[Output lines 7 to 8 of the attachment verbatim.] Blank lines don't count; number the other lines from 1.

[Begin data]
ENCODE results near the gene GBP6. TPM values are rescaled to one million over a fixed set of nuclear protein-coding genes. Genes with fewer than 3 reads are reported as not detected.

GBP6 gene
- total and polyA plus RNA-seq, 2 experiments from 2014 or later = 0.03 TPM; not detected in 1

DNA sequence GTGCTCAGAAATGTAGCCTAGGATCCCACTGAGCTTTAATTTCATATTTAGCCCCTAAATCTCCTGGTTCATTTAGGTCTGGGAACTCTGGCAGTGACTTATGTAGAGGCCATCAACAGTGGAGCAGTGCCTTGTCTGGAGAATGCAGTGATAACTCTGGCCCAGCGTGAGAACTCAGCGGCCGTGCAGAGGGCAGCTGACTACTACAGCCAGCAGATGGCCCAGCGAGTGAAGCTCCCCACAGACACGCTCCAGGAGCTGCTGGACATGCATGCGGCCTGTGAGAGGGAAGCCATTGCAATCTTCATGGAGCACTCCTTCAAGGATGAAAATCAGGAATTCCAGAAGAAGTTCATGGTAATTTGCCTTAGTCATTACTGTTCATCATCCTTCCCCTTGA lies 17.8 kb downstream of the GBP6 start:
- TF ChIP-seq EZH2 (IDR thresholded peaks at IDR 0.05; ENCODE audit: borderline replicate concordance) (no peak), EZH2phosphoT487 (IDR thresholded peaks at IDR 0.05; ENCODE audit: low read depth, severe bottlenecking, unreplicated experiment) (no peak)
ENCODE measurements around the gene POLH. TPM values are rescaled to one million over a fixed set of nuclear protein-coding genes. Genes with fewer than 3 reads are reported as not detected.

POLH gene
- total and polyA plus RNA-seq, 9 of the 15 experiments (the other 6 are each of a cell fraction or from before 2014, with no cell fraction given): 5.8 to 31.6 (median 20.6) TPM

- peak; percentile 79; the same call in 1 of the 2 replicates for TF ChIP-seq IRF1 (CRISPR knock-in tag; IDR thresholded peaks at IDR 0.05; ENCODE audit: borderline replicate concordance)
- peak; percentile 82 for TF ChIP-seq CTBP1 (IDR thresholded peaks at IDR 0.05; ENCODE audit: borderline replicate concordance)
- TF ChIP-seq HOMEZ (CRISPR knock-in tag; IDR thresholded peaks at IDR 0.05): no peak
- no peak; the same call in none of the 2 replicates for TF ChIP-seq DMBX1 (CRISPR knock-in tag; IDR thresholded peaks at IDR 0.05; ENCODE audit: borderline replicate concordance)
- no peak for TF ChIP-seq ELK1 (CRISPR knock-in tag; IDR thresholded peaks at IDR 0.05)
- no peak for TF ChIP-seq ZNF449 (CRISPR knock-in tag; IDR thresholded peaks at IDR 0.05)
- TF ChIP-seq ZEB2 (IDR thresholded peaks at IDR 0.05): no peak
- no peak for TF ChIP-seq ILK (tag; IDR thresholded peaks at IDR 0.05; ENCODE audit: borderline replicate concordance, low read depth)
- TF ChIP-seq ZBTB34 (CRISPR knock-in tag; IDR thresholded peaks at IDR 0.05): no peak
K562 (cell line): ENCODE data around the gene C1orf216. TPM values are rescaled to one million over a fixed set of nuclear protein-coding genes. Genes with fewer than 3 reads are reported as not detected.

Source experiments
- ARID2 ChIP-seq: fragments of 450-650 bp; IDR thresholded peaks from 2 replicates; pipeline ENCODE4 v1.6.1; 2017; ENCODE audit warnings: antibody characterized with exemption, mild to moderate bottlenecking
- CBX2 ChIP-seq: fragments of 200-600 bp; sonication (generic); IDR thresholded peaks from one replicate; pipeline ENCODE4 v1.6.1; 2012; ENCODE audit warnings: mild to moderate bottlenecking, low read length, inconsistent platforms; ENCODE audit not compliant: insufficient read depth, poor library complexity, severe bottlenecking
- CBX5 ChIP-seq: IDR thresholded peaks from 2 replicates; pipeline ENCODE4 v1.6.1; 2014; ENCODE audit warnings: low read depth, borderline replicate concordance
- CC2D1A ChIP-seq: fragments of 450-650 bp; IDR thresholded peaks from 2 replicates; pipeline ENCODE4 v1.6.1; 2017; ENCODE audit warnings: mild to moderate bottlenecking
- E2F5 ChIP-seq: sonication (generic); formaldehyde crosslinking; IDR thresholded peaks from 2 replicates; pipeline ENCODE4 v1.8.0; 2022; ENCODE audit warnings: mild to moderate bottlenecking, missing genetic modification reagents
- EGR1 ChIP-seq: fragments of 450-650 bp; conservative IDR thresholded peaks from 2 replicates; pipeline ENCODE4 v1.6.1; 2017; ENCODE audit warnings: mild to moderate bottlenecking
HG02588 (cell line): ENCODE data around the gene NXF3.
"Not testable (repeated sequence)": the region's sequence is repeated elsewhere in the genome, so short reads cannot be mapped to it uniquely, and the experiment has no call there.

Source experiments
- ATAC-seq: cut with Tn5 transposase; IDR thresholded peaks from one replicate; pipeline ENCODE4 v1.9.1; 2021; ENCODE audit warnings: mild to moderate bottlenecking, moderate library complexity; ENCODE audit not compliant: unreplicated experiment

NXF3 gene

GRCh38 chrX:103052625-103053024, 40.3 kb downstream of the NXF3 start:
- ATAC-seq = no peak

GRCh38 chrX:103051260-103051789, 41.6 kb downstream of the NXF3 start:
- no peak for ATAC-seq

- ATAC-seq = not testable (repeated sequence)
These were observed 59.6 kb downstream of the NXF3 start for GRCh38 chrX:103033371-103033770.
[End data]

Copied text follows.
POLH gene
- total and polyA plus RNA-seq, 9 of the 15 experiments (the other 6 are each of a cell fraction or from before 2014, with no cell fraction given): 5.8 to 31.6 (median 20.6) TPM